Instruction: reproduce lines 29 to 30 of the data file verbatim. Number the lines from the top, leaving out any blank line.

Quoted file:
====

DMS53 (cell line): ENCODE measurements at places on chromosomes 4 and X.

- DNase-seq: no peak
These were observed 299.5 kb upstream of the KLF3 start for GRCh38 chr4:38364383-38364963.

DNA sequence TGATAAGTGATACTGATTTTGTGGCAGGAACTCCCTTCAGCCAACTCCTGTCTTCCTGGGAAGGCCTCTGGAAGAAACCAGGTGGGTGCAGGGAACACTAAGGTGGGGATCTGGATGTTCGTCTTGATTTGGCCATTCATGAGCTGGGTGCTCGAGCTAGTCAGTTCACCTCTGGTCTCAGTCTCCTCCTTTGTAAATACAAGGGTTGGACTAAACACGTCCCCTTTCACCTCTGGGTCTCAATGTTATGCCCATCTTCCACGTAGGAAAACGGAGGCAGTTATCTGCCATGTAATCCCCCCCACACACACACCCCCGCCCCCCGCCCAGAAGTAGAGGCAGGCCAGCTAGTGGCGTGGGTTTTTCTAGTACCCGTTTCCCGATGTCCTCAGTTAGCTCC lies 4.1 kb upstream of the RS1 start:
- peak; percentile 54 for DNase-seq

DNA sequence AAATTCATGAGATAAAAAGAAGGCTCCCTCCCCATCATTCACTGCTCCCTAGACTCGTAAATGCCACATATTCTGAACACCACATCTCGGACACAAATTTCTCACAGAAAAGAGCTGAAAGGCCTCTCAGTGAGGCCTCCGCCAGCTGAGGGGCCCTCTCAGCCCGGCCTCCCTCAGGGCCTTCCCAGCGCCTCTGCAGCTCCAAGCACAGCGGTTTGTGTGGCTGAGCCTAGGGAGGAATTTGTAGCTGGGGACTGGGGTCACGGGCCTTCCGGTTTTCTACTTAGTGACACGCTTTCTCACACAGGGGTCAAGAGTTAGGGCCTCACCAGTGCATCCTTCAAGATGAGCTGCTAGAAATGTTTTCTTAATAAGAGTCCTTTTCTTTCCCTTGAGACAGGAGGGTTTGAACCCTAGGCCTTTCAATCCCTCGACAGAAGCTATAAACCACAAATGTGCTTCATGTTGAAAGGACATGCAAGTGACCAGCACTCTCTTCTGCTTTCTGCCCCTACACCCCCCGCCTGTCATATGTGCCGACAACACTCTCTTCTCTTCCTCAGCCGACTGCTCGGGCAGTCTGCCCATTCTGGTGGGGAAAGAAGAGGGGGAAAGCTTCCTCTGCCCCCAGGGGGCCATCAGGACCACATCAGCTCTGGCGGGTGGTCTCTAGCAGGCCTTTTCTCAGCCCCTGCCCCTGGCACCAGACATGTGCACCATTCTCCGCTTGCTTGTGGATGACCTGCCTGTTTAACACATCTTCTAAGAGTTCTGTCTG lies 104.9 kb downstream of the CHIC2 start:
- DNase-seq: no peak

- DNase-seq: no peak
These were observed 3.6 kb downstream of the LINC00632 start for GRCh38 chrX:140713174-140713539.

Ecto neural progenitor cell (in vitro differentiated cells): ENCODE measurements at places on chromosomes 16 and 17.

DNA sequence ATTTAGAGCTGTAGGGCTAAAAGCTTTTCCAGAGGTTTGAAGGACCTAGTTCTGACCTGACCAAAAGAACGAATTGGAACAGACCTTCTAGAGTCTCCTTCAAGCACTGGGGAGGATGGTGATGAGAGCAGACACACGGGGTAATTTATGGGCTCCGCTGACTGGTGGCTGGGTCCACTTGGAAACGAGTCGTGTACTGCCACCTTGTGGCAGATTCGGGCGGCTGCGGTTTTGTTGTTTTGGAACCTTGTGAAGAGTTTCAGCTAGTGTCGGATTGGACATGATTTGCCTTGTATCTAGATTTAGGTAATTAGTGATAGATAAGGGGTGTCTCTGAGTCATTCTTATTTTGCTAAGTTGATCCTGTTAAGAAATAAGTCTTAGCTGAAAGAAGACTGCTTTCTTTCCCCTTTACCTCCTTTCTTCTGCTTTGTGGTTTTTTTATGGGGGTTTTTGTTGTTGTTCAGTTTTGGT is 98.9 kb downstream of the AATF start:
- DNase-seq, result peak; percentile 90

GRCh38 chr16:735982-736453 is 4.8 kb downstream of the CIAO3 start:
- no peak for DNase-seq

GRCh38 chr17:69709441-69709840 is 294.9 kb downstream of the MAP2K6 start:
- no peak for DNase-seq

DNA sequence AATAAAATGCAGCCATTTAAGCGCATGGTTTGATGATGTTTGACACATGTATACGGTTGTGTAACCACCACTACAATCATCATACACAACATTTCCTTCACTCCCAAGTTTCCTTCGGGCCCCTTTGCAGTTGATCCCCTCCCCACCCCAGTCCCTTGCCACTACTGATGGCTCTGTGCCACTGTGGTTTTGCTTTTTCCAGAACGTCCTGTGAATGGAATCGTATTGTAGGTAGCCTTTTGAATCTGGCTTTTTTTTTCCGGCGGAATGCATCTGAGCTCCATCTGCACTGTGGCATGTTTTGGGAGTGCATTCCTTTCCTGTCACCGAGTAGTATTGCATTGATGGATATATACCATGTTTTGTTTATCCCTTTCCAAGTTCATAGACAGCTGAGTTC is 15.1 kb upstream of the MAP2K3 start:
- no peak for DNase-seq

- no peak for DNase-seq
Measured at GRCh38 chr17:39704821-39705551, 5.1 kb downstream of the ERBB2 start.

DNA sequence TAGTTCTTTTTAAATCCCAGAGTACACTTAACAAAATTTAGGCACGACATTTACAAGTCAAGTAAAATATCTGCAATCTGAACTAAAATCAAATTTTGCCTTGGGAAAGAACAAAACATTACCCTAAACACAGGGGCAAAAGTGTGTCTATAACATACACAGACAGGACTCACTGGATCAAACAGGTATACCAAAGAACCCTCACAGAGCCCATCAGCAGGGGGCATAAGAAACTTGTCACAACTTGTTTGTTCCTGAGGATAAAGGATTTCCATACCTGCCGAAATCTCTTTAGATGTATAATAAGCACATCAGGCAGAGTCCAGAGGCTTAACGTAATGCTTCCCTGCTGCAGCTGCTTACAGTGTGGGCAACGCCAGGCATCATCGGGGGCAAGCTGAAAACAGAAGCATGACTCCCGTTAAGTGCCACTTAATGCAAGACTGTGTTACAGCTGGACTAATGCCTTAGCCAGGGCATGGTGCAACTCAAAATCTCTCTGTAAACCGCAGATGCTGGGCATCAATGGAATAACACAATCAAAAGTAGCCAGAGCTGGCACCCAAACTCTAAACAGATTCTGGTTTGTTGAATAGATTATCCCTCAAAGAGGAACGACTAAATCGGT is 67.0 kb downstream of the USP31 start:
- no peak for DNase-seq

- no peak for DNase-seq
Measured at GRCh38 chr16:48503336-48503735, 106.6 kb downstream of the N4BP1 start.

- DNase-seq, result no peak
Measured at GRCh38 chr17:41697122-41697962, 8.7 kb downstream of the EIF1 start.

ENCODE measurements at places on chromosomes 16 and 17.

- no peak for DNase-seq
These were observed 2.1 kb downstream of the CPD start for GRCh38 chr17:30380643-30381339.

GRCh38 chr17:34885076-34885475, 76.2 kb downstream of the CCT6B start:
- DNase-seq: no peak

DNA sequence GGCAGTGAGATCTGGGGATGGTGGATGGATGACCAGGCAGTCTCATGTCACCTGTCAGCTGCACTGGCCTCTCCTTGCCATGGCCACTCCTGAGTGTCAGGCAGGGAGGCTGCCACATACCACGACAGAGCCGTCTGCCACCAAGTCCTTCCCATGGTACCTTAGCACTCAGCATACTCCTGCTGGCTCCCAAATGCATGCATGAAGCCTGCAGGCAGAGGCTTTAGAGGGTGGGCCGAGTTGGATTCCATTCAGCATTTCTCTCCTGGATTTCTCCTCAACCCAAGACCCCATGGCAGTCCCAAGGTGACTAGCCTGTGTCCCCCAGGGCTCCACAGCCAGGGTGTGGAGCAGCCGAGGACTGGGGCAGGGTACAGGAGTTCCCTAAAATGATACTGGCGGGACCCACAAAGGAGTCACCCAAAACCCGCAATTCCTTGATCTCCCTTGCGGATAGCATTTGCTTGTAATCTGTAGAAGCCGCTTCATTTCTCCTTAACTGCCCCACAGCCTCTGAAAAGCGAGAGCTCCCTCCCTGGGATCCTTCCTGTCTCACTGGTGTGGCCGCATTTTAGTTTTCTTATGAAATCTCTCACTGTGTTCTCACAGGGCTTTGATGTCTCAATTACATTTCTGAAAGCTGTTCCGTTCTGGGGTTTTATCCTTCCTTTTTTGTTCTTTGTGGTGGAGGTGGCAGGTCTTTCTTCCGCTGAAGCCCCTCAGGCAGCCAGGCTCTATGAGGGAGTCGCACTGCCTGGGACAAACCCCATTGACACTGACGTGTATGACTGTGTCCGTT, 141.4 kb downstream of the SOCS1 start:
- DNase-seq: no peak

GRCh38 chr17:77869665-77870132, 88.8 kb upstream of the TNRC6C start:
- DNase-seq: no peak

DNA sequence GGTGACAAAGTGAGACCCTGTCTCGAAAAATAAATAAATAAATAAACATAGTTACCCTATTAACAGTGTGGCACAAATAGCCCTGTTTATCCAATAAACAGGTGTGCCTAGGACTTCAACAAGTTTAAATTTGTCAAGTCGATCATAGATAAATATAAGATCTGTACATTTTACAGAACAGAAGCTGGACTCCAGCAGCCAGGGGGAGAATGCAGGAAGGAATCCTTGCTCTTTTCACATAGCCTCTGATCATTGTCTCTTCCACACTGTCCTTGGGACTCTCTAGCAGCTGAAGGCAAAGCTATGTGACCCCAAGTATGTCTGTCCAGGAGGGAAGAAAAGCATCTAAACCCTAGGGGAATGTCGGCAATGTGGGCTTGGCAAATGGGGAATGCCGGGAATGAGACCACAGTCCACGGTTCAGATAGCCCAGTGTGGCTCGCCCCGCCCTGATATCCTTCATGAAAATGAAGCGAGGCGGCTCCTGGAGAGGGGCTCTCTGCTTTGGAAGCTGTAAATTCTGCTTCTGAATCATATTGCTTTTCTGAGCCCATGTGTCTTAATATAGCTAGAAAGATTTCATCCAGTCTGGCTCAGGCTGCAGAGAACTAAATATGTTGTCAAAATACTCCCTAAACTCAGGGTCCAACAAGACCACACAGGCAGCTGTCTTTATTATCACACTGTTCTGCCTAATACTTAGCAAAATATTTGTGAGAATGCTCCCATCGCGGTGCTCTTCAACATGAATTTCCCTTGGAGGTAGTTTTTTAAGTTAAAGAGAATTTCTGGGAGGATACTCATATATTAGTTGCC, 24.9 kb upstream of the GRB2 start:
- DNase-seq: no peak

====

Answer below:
These were observed 2.1 kb downstream of the CPD start for GRCh38 chr17:30380643-30381339.

GRCh38 chr17:34885076-34885475, 76.2 kb downstream of the CCT6B start: